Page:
Convention specifically addresses the rights of vulnerable groups – refugee children, children in
trouble with the law, children in situations of armed conflict, and children from minority
groups. Significantly, Article 2 also introduces specific recognition of the rights of disabled
children – an important milestone in giving visibility to children whose rights are particularly
vulnerable to abuse and neglect.
Discrimination Impacts on all Rights
The following examples illustrate the nature of discrimination against children in many countries.
Article 1 – rights extend to all children under 18
It is common for the age at which girls can marry or give sexual consent to be lower than that
for boys.
Article 6 – the right to life and optimum development
Infanticide is still practised against both disabled children and girl babies.
Article 7 – the right to a name and nationality
Full citizenship may be denied to children whose parents are not citizens, and also the right to
inherit nationality from the father for non-marital children.
Article 8 – the right to preservation of identity
Some countries have procedures for adoption that deny children the right to knowledge of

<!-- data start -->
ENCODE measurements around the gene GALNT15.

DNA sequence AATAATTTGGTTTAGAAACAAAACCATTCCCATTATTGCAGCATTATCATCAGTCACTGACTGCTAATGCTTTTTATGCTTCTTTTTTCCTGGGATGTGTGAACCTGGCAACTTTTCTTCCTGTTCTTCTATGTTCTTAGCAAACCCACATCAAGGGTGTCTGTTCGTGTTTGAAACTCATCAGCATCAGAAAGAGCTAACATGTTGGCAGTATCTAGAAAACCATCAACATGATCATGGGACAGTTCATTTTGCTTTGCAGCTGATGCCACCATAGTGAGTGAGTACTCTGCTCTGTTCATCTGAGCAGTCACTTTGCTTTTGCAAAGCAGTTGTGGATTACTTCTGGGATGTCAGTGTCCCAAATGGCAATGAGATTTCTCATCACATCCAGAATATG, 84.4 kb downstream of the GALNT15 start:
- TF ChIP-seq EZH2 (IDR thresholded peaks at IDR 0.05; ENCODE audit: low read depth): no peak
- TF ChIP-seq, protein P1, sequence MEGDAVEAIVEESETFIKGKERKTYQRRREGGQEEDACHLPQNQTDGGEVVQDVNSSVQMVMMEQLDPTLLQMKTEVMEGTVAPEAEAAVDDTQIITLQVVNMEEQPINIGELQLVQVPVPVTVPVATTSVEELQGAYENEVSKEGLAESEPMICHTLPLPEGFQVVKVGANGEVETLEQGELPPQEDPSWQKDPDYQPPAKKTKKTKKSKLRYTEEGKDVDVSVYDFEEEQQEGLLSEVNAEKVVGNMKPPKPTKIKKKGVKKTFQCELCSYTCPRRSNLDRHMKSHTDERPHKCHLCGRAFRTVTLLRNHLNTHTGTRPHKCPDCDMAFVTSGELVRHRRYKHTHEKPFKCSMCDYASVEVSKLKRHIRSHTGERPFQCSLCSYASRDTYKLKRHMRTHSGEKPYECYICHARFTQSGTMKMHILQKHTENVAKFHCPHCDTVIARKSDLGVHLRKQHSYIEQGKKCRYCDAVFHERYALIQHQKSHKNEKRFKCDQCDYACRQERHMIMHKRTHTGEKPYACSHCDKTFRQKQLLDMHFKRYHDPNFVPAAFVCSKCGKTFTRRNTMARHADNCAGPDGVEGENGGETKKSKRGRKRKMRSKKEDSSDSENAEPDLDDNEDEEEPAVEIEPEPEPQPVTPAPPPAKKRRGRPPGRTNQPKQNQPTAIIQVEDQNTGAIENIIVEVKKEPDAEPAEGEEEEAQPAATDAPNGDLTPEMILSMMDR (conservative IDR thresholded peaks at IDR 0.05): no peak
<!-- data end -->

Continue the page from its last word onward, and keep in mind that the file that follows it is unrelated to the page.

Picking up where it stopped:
their identity.
Article 9 – the right to non-separation from parents
Unmarried mothers may be forced to give their babies away for adoption, and girls may be placed
into domestic labour, thus denying them the right to family life.
Article 10 – the right to family reunification
Some countries fail to provide opportunities for refugees to bring their children into the country,
denying this particularly vulnerable group to right to family life.
Articles 12 and 13 – the right to hold and express views
Boys may be given greater opportunities to participate in decision-making processes than girls, and
the views of disabled children are often completely disregarded.
Article 14 – the right to freedom of religion
State funding may be given to schools run by some religious groups but not others. Children are
sometimes penalised in school for practising their religion.
Article 15 – the right to freedom of association
Curfews may be imposed on children, the impact of which falls disproportionately on poor children.